HERSHEY — Almost six months ago, Southern Columbia fullback Henry Hynoski was leaping over would-be tacklers and scoring touchdowns for the Tigers in their fifth-straight PIAA Class A state championship victory at Hersheypark Stadium.

The 56-14 romp over West Middlesex High School was the perfect ending to a perfect senior season for Hynoski and the Tigers.

It was truly a historic Friday afternoon when Hynoski ran for two touchdowns and caught a pass for another, but it wouldn’t be the last time he’d set foot on the stadium’s artificial surface.

This Saturday night, one of the most prolific running backs in the Lower Anthracite Region will join 33 other outstanding high school football players as Pennsylvania takes on Ohio in the 50th annual Big 33 Football Classic.

Hynoski, who rushed for 2,407 yards and scored 44 touchdowns during Southern’s 16-0 season last fall, will be the first player from the Tiger program to don the Pennsylvania uniform when the game gets under way at 7 p.m.

This fall, the 6-foot-2, 245-pound athlete will wear similar colors — blue, gold and white — when he begins his collegiate career at the University of Pittsburgh.

“This is the pinnacle of all high school football games,” Hynoski said after Wednesday morning’s two-hour practice at Hershey High School. “This has been a dream of mine since I was a kid. I just wanted to follow in my dad’s footsteps. It was my goal to get here and I’m going to do everything I can to carry what I did in high school to Saturday.”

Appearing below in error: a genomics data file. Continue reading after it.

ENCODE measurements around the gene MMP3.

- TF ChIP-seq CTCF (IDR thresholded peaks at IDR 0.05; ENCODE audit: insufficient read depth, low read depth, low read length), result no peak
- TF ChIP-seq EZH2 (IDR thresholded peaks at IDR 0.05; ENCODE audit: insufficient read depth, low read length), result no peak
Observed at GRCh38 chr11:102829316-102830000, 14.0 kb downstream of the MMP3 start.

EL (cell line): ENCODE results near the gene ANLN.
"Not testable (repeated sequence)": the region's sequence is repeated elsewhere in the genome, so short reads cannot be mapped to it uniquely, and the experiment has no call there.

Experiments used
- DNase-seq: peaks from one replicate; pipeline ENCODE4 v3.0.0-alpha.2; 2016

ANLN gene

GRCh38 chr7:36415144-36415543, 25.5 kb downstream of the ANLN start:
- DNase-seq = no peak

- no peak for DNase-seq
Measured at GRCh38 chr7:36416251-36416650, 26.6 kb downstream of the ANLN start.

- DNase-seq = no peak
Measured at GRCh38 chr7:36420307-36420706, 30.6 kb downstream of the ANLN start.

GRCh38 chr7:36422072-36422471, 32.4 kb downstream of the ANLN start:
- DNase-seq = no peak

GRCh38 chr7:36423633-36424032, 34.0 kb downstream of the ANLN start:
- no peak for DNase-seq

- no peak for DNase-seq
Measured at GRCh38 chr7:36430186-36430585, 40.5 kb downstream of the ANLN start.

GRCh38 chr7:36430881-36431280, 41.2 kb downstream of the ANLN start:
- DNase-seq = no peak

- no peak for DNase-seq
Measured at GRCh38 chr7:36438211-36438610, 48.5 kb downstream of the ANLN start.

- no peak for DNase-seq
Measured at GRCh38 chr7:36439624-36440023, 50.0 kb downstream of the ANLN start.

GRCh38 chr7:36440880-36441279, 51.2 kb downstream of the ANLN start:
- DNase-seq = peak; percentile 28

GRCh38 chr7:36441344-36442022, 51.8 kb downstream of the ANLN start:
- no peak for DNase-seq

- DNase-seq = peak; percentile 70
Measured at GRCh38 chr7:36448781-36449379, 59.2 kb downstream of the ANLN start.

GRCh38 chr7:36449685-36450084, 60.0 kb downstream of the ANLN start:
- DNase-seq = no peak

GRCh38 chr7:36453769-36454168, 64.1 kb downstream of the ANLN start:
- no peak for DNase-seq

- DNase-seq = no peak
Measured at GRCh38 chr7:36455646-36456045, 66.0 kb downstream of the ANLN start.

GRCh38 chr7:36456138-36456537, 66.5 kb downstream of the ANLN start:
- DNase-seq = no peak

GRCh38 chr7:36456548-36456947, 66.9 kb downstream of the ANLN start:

Hynoski certainly did follow in his father’s footsteps, albeit a little differently.

While Henry Sr. starred at Mount Carmel and went on to play at Temple University, Henry Jr. made a name for himself just up the road in the rural area between Catawissa and Elysburg.

After last year’s perfect season and his 233 total yards, including 124 on the ground, in the state title game, Hynoski Jr. was named the Associated Press Class A Player of the Year.

According to available records, the father-son combination is one of just a few to appear in the Classic.

The others include Pottsville’s Jack and Josh Dolbin and East Pennsboro’s Mickey Shuler and Mickey Shuler Jr.

“It’s a very special game for me, not just because it’s the 50th anniversary, but because of my dad,” Hynoski said. “I want to represent my family well, and my community. It’s also the tiebreaker between us (Pennsylvania) and Ohio. This game really means a lot.”

During Wednesday morning’s practice session, Hynoski and his teammates were never allowed to relax as South Park head coach Tom Loughran and his staff kept their team on its toes.

Hynoski, the only designated fullback on Pennsylvania’s roster, will be among a group that includes six other running backs in the Keystone State backfield.

He’s also one of six Pitt recruits who will line up against Ohio.

The others include Keystone Oaks’ Myles Caragein and Chris Jacobson, Thomas Jefferson’s Dom DeCicco, Upper Perkiomen’s John Fieger and Bishop McCort’s Wayne Jones.

Hynoski says the six Panther recruits and the rest of the Pennsylvania team are showing excellent camaraderie at the midway point.

“Everyone out here is a phenomenal athlete,” Hynoski said. “It’s hard to believe that I’m playing with these guys and a lot of them will be in the NFL one day.

“It’s great to know that you’re in the same elite class as these guys. It’s humbling, but it’s nice to know that you’re one of the top players in the state.

“We’re all good buddies and our whole team is really close. We have the unity thing down.”